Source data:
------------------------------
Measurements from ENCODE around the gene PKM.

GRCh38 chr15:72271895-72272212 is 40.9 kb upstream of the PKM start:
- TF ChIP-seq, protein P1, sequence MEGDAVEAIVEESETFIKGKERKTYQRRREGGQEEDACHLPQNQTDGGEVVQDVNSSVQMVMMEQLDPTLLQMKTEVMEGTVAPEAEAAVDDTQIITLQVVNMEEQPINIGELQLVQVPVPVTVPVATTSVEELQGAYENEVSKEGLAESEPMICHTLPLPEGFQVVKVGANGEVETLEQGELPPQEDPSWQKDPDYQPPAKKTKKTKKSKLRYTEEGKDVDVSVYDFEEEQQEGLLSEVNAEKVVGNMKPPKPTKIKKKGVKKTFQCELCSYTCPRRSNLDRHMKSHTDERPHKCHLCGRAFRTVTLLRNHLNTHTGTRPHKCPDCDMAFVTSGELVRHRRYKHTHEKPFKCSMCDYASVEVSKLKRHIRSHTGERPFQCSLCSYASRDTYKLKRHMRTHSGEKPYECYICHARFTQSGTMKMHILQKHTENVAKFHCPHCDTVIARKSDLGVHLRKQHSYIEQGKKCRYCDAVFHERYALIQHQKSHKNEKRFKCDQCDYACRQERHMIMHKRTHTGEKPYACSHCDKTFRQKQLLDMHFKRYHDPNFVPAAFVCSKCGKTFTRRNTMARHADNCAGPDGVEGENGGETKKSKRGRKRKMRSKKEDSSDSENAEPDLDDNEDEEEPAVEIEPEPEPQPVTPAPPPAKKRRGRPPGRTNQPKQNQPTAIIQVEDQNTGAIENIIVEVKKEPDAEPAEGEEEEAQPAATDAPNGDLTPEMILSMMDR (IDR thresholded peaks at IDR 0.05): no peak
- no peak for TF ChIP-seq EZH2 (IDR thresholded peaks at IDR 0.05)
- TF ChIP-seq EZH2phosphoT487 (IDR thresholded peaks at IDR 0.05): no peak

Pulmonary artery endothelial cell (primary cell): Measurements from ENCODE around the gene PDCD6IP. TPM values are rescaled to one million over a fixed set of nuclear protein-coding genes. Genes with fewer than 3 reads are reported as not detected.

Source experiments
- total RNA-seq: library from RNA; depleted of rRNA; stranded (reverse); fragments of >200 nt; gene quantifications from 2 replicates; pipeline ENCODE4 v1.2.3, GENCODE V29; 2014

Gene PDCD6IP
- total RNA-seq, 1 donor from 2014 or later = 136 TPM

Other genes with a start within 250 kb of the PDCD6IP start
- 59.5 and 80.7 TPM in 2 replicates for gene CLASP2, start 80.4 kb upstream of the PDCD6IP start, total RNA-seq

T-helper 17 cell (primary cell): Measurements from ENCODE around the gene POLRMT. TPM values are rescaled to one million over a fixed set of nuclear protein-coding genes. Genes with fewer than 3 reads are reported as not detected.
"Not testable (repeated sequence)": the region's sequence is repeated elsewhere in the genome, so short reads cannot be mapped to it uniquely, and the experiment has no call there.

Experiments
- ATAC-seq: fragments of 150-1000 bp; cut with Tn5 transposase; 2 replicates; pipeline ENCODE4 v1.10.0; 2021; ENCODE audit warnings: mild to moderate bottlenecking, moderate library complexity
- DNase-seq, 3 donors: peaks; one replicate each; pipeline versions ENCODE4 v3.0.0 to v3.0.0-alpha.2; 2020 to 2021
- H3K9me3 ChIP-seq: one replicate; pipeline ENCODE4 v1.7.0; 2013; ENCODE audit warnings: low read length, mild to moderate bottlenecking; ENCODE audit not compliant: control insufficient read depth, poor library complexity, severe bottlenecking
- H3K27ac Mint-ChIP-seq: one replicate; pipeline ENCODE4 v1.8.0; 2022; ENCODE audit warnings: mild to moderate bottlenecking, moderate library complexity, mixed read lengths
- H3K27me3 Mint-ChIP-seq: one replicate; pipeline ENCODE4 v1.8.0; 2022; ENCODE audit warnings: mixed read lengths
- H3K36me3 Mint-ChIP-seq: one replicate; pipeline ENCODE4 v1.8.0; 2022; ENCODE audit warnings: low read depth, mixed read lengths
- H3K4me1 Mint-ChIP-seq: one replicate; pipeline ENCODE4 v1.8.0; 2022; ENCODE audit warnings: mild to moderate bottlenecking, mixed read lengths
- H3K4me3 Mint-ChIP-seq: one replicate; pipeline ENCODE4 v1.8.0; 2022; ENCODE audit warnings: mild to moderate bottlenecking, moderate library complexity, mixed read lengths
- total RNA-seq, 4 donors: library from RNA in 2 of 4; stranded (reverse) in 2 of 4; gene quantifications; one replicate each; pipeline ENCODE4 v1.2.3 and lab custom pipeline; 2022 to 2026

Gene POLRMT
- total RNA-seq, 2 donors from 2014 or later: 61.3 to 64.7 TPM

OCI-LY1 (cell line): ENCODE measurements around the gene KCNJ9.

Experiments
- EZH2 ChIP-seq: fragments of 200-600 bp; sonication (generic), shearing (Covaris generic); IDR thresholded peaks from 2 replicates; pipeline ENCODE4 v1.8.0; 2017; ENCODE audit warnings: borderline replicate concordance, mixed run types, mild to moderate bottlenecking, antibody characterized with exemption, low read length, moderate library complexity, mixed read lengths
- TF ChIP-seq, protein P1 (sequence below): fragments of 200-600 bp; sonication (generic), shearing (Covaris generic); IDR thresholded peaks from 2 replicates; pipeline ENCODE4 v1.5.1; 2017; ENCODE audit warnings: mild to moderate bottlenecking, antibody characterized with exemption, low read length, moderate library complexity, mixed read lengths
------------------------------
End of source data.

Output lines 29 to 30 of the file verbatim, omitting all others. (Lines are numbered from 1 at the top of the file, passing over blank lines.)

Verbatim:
- EZH2 ChIP-seq: fragments of 200-600 bp; sonication (generic), shearing (Covaris generic); IDR thresholded peaks from 2 replicates; pipeline ENCODE4 v1.8.0; 2017; ENCODE audit warnings: borderline replicate concordance, mixed run types, mild to moderate bottlenecking, antibody characterized with exemption, low read length, moderate library complexity, mixed read lengths
- TF ChIP-seq, protein P1 (sequence below): fragments of 200-600 bp; sonication (generic), shearing (Covaris generic); IDR thresholded peaks from 2 replicates; pipeline ENCODE4 v1.5.1; 2017; ENCODE audit warnings: mild to moderate bottlenecking, antibody characterized with exemption, low read length, moderate library complexity, mixed read lengths